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Cholesterol gallstones: from epidemiology to prevention
  1. M Acalovschi
  1. University of Medicine and Pharmacy, Cluj-Napoca, Romania
  1. Professor Monica Acalovschi, 3rd Medical Clinic, University of Medicine and Pharmacy, Str Iuliu Maniu No 9, 3400 Cluj-Napoca, Romania

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Gallstones are a major public health problem in all developed countries. Many epidemiological studies have been performed with the aim of establishing gallstone prevalence and incidence rates, and of defining risk factors, amenable to prevention. Cholesterol gallstones constitute more than 80% of stones in the Western world.


The data usually employed in assessing gallstone prevalence were derived until recently from selected series of patients (necropsies, surgery, etc), which may not represent the general population. Suffice to say that the reported 0% prevalence of gallstones in the Masaï population was deduced from surgical experience in that area, which is far from being an ideal way to collect epidemiological data.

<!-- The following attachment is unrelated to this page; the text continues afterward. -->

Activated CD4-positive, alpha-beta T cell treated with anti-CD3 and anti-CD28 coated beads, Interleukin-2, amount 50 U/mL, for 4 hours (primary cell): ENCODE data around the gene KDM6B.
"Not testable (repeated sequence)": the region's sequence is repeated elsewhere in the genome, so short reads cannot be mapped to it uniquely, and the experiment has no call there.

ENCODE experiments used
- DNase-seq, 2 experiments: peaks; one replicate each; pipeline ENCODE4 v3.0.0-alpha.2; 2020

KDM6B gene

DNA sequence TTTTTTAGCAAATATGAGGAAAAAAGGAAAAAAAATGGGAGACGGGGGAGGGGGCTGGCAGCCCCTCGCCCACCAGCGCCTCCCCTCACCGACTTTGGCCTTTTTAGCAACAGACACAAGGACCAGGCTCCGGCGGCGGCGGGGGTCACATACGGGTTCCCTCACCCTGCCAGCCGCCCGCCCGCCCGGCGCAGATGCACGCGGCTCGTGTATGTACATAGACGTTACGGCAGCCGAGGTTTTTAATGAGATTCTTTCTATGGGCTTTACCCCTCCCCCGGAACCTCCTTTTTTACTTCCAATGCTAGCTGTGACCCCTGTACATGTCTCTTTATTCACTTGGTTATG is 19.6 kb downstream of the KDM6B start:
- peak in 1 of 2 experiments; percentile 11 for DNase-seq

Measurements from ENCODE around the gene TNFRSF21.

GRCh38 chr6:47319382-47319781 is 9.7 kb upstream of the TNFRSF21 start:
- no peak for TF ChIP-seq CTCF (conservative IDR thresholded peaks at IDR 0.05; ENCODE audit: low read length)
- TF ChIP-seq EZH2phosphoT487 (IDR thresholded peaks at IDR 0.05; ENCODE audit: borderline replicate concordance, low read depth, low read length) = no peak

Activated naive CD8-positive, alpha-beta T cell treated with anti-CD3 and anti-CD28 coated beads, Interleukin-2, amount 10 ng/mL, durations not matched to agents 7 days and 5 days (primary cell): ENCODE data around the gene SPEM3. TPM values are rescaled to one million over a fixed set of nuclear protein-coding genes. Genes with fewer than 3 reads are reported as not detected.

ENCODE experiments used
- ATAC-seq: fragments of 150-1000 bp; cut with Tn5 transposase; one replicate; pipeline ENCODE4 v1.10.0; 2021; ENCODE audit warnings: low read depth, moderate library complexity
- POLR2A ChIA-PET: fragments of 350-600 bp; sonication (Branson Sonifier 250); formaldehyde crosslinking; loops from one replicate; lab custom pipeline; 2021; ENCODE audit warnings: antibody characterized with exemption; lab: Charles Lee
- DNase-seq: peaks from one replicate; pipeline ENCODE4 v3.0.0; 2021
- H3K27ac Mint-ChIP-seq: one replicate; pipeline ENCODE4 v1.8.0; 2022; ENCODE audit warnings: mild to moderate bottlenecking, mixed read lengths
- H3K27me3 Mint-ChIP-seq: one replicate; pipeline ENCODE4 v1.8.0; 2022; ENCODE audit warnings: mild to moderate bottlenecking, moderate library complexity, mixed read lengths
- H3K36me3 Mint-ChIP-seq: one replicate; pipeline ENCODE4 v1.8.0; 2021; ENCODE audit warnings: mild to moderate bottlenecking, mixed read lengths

Necropsy studies are subject to selection bias, which can be reduced by adjusting the data by standardisation. Necropsy studies have shown that, even after standardisation for age and sex, there are major differences between different countries (table 1). The available necropsy data, scrutinising longer intervals of time, decades1 2 or even a century,3 have revealed a trend of increasing gallstone prevalence.

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Table 1

Age standardised necropsy prevalence of gallstones (see p 228 for list of references)

Cholecystectomy rates, which fluctuate considerably (as much as fivefold) between countries and periods of time, have little relation to the prevalence rates. Oral cholecystography has been used by several researchers to assess gallstone prevalence, but no satisfactory evaluation on the prevalence of silent gallstones in the population was achieved.

Currently, most studies have used real time ultrasonography as a screening method in randomly selected populations. Ultrasonography does not only allow the assessment of prevalence, but it is also suitable for follow up in order to establish gallstone incidence and to define risk factors for gallstone disease.

Accurate data for local gallstone prevalence and incidence rates are not yet available for every country. The largest number of …

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